OUTSPOKEN: The Many Faces and Phases of a Sistah by Nike Campbell-Fatoki
My eyes followed the hands scribbling rapidly across the performance evaluation form on the table. The silence was broken intermittently by the ticking clock on the wall. She raised her head finally, and my heart skipped a beat. Her big brown eyes did not reveal what she had written down as we stared across at each other. I tried not to blink. “So, I think you are doing an OK job. You know, things can always be improved upon. No one can be one hundred percent.” I leaned forward in my chair, trying hard to hold my tongue. “Just an ‘OK’ job Ms. Simpson?” I asked. Her perfectly shaped eyebrows stood up. “Yes. You are doing well. Is there anything else I should know about?” Her voice was steady, her unblinking eyes. I sat back in my chair, deflated. I had been told how very removed Ms. Smith was from ‘sistahs’ in the company. In fact, I had been warned not to expect any warmth from her. It was still very shocking experiencing it firsthand. Sistahs were supposed to stick together no matter what, especially in an environment where there were not too many of us. I gave a strained smile. “Not at all, Ms. Simpson,” I finally said, gathering my files. She spread her lips slightly. “Good, well, get back to work, you know you still have that deadline to meet.” I got up quickly and fled her office.
I almost didn’t hear my name being called as I passed by my co-worker who waved maniacally to me across the cubicles. I turned into her cubicle and flopped down on the chair opposite her. “Where were you flying to?” She asked, chuckling, until she saw my face. I could feel the heat radiating all the way to my neck. “Was it that bad?” She whispered. “She was unbelievable! Not even a word of appreciation for the work I’ve done to date.” I whispered. The cubicle walls were thin. “I warned you though. She’s not a sistah!”She whispered back, her finger touching the back of her left hand. I rolled my eyes and sat back in the chair. My phone vibrated in my pocket. I took it out and looked at the number. “Excuse me for a moment Trish. I have to take this call,” I said, already getting up and walking away. “Hi gal!” I shouted into the phone as I walked out quickly into the hallway. I listened to the excited response on the other end. “How is Bangladesh treating you? Yeah? Oh wow, I have to come visit. I miss you dear!!” I said back, finally getting a word in. After about fifteen minutes of catching up, I had to hang up and go back to my cubicle.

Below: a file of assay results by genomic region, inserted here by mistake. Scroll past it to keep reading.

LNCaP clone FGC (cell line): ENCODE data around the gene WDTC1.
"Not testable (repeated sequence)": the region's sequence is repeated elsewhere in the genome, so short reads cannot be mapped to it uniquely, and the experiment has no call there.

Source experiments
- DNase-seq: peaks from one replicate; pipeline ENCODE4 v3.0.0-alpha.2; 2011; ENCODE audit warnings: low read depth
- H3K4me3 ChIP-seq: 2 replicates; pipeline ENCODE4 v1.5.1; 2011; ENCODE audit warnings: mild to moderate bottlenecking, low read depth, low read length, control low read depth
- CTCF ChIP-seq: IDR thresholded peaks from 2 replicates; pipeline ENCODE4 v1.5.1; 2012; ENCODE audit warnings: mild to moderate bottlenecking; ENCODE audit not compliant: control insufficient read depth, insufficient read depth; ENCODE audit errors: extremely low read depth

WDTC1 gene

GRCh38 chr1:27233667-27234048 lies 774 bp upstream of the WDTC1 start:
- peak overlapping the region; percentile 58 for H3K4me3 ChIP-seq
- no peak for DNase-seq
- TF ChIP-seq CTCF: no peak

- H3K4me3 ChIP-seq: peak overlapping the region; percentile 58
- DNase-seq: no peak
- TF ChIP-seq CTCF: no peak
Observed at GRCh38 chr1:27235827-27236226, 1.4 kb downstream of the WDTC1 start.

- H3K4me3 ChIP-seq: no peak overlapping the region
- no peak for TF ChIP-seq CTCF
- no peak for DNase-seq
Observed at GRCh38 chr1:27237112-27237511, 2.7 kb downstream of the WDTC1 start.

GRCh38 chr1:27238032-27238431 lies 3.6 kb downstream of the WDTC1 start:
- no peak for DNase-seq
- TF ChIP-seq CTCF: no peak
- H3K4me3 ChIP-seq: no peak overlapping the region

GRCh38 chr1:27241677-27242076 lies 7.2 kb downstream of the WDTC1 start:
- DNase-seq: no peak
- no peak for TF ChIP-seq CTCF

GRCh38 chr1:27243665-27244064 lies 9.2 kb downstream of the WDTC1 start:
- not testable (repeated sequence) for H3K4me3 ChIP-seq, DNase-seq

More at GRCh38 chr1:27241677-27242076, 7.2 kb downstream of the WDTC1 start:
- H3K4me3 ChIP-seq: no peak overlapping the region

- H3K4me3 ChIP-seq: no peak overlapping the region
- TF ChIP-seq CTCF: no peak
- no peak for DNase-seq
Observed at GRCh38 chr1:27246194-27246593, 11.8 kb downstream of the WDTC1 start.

“Why are you smiling like a Cheshire cat?” Maria’s head appeared over the cubicle wall. I smiled looking up at her. We had grown close since I started working here. She was so much fun to work with. Even with the craziness of the day we would find a joke to crack and ease the tension. She had been so helpful on my last project especially with her being able to speak Spanish and me recruiting experts on an El Salvador project. “Oh, that was my friend from Bangladesh. She moved back home last year and we were just catching up.” I said ‘That’s nice, how long have you known her?” I paused for a minute. “Wow, I’ll say six years now. How time has flown. It seems like I’ve known her forever though!” I said, looking across at her. ‘Umm hmm,” she said softly. I stared back at her, as she continued, “…must be a sistah too, right?” She asked, eyes all-knowing. I smiled sheepishly, pushing back my chair. “Yes indeed Maria, and so are you.” I said, feeling blessed and ashamed at the same time.
A sistah I realized transcended the color of the skin. It is much deeper than that. She cuts across race, ethnicity, geographical boundaries, religion or financial status.A sistah is as close as a blood sister, sometimes even closer. She is bound to you at the heart. You can tell her your innermost secrets. She is your mirror. She does not balk at telling you the truth. You hope she always will. It took me a while to realize this, especially when the sistah who ‘qualified’ to be a sistah as a result of the color of the skin sees you either as competition or as someone to be distanced from so as not be appear to favor you.
A sistah is someone who holds you to high standards and doesn’t lower them because of the color of the skin. A sistah is a role model, a mentor, a confidant. Like everything in life, there are phases of sistahood. Some relationships are meant to last a lifetime, while some exist for a while to achieve a particular purpose. Don’t hold on to relationships that have already died. As long as you have played your part, deal with it and move on. God brings people into our lives for a reason and purpose. Once that purpose is achieved, then the relationship will naturally phase out. Please accept this. A relationship cannot be forced. It must flow. Opening yourself up to new experiences will bring some unexpected surprises. New experiences = New sistahs. Sign up for that skydiving class, or take that ski trip. Just do something outside of your comfort zone and see what happens. Enjoy every phase of life and enjoy every sistah you meet along the way. In turn, be a sistah that transcends the color of the skin.
Writer: Nike Campbell-Fatoki is based in U.S. She is Budget and Finance Manager and author of Thread of Gold Beads.
For more information go to www.nikecfatoki.com
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